• Share everything


My more experienced clients usually want the project to use their preferred solution, like GitHub, Bitbucket or Jira. If the client has no preferred solution then we use Redmine. Redmine is a self-hosted project tracker and is way more powerful and flexible than most commercial and Open Source solutions. I also use Redmine as my own personal data organizer and maintain an installation for myself and clients.

Build system

Most of my projects use Make (GNU Make) as the build system. I use Make mostly as a way to write down commands for individual tools, such as bundlers, test runners and linters. Languages without compilation do not require much from the build system.

I generally add commands into the Makefile for these:

  • Single-command deploy (into test and production)
  • Running required test infrastructure
  • Running tests
  • Building a docker image (calls docker which uses Dockerfile)
  • Linting JavaScript files (jshint)
  • Linting CSS files (csslint)
  • Building frontend JavaScript bundle(s)


I usually write two types of automated tests: unit tests and acceptance tests.

Mocha & plunit

Unit tests, being conceptually lower level, are good for libraries and algorithmic pieces. I avoid testing trivial properties as the amount of unit testing code can be very high. For complete applications I rarely write unit tests but use them for libraries.

  • Mocha for unit-testing Node.js projects
  • plUnit for unit-testing SWI-Prolog projects


In web application projects I usually implement main stories as CasperJS test cases. CasperJS is a testing framework built on top of a scriptable web browser (PhantomJS). This is the highest level of testing and involves all layers of the application from web servers down to databases and 3rd party integrations which makes it quite effective.

Mail testing

MailDev is a local SMTP server with REST API. It is perfect to be used with CasperJS. A CasperJS test script executes some action that causes mail to be sent. Whether the mail was sent, is trivial to check through the MailDev API in CasperJS.

Manual testing

There are not many tools to mention about manual testing but I sometimes click through applications in IE 11 running on Windows 7 in VirtualBox (my main desktop runs Slackware 14.1). I'm currently using JavaScript ES5 and browser disparencies are not that bad, especially with most projects targeting IE 11+. Some years ago I developed a desktop application and VirtualBox+manual testing played a lot stronger role in it.

Deployment and hosting

I deploy exclusively to Linux-based systems and strongly prefer Debian. The server machines are either from a PaaS (PHP, Node.js) or IaaS (generic VPS) provider. In both cases I favor these remote access tools:

  • SSH remote terminal/shell access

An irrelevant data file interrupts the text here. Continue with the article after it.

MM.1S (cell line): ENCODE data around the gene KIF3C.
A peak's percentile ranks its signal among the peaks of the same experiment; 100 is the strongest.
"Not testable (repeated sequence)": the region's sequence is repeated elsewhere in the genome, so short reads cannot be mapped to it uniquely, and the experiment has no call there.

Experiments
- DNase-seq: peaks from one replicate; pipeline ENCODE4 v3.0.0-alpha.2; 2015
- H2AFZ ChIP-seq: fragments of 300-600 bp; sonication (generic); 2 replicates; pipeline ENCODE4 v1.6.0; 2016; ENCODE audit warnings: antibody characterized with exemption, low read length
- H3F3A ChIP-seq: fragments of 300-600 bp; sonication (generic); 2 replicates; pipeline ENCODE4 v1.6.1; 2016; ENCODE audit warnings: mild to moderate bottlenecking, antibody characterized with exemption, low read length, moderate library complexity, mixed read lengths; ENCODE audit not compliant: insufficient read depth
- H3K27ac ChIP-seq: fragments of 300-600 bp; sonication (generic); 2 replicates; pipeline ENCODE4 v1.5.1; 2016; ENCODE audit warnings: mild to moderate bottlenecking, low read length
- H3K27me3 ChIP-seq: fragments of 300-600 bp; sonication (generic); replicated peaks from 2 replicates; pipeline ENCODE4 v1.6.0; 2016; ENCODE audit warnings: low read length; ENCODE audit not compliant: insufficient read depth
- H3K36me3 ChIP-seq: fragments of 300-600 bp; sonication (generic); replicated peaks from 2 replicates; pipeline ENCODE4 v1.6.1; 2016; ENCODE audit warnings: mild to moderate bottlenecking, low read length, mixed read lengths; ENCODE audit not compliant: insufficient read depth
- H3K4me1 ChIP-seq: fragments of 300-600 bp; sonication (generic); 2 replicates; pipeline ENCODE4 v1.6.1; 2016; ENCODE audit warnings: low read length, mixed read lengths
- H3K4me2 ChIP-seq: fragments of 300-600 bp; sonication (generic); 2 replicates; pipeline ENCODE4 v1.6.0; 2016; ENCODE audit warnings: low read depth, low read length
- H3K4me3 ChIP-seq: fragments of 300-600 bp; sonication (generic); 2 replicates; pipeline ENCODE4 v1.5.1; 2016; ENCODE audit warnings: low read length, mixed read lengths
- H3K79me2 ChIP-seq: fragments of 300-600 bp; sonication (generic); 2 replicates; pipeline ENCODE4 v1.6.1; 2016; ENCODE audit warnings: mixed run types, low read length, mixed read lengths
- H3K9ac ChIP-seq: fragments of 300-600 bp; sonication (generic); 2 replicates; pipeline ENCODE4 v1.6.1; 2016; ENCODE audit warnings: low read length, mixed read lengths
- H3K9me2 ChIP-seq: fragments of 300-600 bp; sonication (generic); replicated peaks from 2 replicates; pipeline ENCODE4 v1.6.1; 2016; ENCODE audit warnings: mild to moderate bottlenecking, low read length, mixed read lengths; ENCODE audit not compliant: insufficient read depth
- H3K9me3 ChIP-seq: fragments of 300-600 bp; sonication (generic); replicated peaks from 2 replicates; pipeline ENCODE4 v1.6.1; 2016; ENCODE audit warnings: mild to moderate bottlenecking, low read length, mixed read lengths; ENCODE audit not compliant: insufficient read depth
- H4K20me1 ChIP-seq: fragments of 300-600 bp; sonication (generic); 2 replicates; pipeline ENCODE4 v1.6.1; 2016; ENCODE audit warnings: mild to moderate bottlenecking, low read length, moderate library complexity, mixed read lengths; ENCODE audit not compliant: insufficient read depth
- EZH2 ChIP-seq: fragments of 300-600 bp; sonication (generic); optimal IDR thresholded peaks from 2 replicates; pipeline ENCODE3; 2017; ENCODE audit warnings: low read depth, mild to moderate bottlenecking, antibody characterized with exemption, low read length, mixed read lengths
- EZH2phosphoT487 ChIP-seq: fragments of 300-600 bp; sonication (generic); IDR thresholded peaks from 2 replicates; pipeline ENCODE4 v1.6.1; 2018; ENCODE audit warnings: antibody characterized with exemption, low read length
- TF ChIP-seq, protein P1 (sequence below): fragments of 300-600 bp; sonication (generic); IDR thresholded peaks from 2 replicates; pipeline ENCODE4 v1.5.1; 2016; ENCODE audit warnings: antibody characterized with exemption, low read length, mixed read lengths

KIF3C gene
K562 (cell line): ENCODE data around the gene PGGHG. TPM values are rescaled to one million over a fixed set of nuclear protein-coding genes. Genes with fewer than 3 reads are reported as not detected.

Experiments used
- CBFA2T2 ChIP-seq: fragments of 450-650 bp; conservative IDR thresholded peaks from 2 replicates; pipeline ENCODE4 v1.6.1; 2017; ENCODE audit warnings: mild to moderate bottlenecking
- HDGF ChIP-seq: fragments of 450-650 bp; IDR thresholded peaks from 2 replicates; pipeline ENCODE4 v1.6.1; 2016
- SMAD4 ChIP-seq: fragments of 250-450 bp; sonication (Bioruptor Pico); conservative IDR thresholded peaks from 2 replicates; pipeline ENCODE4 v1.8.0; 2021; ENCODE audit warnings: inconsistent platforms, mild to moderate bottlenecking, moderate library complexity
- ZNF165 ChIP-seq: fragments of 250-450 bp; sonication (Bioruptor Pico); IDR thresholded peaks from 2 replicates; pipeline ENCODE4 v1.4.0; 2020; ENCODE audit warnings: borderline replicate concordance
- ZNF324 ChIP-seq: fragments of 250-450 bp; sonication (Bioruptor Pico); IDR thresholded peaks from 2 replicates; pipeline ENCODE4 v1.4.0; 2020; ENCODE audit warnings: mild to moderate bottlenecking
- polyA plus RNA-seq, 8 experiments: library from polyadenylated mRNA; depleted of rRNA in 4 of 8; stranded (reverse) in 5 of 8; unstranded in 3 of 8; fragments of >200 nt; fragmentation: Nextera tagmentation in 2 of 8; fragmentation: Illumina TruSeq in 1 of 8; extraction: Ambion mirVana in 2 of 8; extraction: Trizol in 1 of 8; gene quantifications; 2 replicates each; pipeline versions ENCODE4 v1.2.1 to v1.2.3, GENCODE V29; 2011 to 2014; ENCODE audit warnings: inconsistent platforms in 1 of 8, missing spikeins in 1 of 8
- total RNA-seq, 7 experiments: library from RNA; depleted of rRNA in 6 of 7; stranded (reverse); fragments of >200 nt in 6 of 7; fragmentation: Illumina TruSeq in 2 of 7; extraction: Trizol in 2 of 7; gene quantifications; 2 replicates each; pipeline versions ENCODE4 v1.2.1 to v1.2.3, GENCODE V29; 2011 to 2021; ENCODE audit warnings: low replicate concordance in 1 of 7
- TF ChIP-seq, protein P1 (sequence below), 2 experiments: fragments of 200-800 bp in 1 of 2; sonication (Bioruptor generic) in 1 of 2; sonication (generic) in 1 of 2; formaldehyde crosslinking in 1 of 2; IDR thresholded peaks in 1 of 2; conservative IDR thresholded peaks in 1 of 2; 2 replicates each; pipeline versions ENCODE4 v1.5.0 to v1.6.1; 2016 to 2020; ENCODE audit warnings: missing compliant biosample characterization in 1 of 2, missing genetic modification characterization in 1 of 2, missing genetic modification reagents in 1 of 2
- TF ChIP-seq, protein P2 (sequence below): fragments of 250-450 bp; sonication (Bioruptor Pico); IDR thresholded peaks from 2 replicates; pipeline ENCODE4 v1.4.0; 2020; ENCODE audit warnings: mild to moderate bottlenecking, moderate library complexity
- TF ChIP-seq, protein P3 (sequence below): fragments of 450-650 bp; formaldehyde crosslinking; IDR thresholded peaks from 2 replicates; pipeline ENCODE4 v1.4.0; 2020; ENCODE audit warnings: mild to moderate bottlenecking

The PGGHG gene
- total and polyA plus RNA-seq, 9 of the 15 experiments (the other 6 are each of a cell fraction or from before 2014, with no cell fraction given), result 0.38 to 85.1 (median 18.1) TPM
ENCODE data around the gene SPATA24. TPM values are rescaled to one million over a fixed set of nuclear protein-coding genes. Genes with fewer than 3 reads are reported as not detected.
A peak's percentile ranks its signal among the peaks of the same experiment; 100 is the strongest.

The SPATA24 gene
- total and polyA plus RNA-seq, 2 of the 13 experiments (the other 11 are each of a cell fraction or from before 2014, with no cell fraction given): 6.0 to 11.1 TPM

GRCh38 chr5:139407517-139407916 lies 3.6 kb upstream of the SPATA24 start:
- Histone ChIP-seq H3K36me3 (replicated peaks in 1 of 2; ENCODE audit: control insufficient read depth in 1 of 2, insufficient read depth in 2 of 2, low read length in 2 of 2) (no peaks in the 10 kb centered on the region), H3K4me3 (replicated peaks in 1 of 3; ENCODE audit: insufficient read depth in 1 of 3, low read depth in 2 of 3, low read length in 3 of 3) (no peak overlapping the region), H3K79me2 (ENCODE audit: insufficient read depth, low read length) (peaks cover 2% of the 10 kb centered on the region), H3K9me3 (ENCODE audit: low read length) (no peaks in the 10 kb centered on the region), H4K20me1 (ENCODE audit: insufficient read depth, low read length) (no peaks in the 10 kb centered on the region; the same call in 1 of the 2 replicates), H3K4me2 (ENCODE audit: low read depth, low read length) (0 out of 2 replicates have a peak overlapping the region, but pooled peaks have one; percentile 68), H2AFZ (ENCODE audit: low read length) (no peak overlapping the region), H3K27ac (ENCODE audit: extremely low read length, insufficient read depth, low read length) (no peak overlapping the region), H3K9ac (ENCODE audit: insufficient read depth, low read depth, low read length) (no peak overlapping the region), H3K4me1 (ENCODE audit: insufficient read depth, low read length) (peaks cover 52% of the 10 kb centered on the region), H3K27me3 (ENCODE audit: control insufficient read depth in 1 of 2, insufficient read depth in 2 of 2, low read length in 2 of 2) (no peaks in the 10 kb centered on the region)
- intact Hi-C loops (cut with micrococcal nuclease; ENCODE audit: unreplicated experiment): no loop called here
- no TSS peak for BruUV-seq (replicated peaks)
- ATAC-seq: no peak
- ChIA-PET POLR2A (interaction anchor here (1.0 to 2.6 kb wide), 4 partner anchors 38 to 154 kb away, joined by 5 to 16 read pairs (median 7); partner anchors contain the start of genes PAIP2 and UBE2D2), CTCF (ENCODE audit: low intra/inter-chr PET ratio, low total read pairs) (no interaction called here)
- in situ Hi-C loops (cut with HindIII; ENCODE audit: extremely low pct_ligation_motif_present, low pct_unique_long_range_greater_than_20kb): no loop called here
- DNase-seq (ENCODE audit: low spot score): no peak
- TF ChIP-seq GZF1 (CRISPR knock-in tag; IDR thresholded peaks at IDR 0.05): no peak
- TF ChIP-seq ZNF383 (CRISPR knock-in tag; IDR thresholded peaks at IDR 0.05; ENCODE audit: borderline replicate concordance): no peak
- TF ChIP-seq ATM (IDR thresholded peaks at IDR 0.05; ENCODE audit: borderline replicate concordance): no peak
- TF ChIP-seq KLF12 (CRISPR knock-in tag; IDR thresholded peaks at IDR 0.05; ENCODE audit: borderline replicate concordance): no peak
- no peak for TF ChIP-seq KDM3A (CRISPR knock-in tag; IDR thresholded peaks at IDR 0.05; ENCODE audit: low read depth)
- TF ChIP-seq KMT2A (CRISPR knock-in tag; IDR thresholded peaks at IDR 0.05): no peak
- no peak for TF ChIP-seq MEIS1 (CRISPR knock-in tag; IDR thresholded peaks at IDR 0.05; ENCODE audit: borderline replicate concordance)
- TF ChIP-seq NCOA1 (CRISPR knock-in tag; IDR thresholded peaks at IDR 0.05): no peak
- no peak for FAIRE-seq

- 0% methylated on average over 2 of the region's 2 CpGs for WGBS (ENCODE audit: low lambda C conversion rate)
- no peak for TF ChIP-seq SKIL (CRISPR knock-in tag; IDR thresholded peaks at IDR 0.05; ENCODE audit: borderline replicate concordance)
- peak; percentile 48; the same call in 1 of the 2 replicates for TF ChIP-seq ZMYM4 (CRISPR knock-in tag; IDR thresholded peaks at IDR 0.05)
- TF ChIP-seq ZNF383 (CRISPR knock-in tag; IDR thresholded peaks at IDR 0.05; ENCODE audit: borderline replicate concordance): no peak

• rsync efficient difference-based file copy utility
  • git version control system

All of them are command-line based. This makes it easy to automate them. This enforces correct workflow and minimizes human errors and does not waste time that would otherwise go into activities that cannot be automated.


I run my application processes with the Supervisor process manager. It is compatible with all widely deployed init systems, including SysV init and Systemd. It runs in Docker, too.


I prefer Papertrail logging service. The logs are sent over rsyslog protocol and are monitored in realtime for specific patterns. I usually monitor the application error log and the web server access log. Papertrail allows to correlate them and that makes debugging quite easy.

Server uptime

I also monitor web server responses, for pre-selected set of URLs. This is handled by a shell script. The script writes OK/FAIL output for each check into a log file. The log file itself is monitored by Papertrail.


Docker is an application container system. It allows to package an application together with the underlying platform (like Node.js application installed inside Debian) in an efficient way. While I do not use Docker for production deployments yet, I have used it for all my test deployments in the last 2 years. I expect Docker to be the main deployment method for custom applications in the close future, replacing lower-level VPS systems in many use cases.

Offsite backup scripts

Most of the servers that I maintain, have offsite backups on my central backup server. I have never had hosting server crashes but there have been cases when a single overwritten file had to be restored. Using my own backups in such cases have been a lot faster than restoring a full backup or asking the hosting provider to restore it.

I use a combination of shell scripts and remote rsync and SSH command to incrementally backup the servers. The backups are stored on a LUKS-encrypted disk partition.

More stuff...

These are the main tools I use. There are way more but I did not write about them, just to be able to finish up the article. I did not document alternatives but I have tried LOTS of them. I do not claim that these tools are the best or that their combination is good or guarantees success. However, they have worked well for me.